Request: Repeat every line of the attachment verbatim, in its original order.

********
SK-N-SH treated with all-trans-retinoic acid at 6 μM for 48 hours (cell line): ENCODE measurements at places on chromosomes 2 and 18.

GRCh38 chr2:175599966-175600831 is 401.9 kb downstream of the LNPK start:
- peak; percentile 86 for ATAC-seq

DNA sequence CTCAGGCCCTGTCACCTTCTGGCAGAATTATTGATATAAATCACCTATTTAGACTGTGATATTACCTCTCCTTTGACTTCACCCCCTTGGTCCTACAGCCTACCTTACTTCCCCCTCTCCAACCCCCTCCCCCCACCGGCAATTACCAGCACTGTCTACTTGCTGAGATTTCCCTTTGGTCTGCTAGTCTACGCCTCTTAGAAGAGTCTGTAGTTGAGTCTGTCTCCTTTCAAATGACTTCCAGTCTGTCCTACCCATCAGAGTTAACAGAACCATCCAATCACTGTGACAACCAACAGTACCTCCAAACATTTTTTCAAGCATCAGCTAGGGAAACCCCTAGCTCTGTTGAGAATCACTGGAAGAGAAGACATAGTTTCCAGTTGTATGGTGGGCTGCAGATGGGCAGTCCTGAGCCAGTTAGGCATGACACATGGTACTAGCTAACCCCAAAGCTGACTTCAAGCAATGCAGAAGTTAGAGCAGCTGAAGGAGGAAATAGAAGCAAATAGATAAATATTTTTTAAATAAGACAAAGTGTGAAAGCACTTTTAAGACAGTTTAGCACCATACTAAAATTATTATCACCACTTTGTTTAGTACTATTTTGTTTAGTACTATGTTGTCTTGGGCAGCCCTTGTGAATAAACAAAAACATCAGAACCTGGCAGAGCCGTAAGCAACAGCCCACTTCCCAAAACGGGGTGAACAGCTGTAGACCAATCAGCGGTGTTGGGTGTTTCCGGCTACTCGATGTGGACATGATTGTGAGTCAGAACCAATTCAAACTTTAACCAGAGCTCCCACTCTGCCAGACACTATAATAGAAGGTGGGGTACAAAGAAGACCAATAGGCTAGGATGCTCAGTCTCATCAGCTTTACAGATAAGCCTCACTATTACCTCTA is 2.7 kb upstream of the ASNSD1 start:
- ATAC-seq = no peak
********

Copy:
SK-N-SH treated with all-trans-retinoic acid at 6 μM for 48 hours (cell line): ENCODE measurements at places on chromosomes 2 and 18.

GRCh38 chr2:175599966-175600831 is 401.9 kb downstream of the LNPK start:
- peak; percentile 86 for ATAC-seq

DNA sequence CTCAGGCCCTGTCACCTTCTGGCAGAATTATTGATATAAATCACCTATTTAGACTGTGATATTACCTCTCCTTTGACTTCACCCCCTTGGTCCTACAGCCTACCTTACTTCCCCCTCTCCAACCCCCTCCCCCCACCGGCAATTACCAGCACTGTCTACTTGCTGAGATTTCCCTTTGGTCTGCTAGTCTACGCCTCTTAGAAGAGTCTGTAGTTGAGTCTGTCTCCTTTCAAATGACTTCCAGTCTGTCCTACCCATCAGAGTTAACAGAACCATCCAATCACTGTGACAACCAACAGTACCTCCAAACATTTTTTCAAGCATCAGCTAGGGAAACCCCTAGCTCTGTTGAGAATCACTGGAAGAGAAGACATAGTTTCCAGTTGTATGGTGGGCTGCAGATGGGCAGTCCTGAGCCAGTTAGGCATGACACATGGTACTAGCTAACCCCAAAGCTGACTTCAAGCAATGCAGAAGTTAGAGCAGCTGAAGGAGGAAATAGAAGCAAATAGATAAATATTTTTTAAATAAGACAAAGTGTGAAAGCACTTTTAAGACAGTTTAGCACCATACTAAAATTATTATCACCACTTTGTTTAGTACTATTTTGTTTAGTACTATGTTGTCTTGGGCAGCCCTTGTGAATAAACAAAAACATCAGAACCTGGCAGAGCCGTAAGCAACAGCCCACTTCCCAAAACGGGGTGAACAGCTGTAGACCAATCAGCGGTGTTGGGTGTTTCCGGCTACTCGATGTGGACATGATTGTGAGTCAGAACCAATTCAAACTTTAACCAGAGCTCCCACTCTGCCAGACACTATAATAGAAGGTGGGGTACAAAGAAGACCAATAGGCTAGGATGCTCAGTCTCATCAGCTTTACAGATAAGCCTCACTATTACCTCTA is 2.7 kb upstream of the ASNSD1 start:
- ATAC-seq = no peak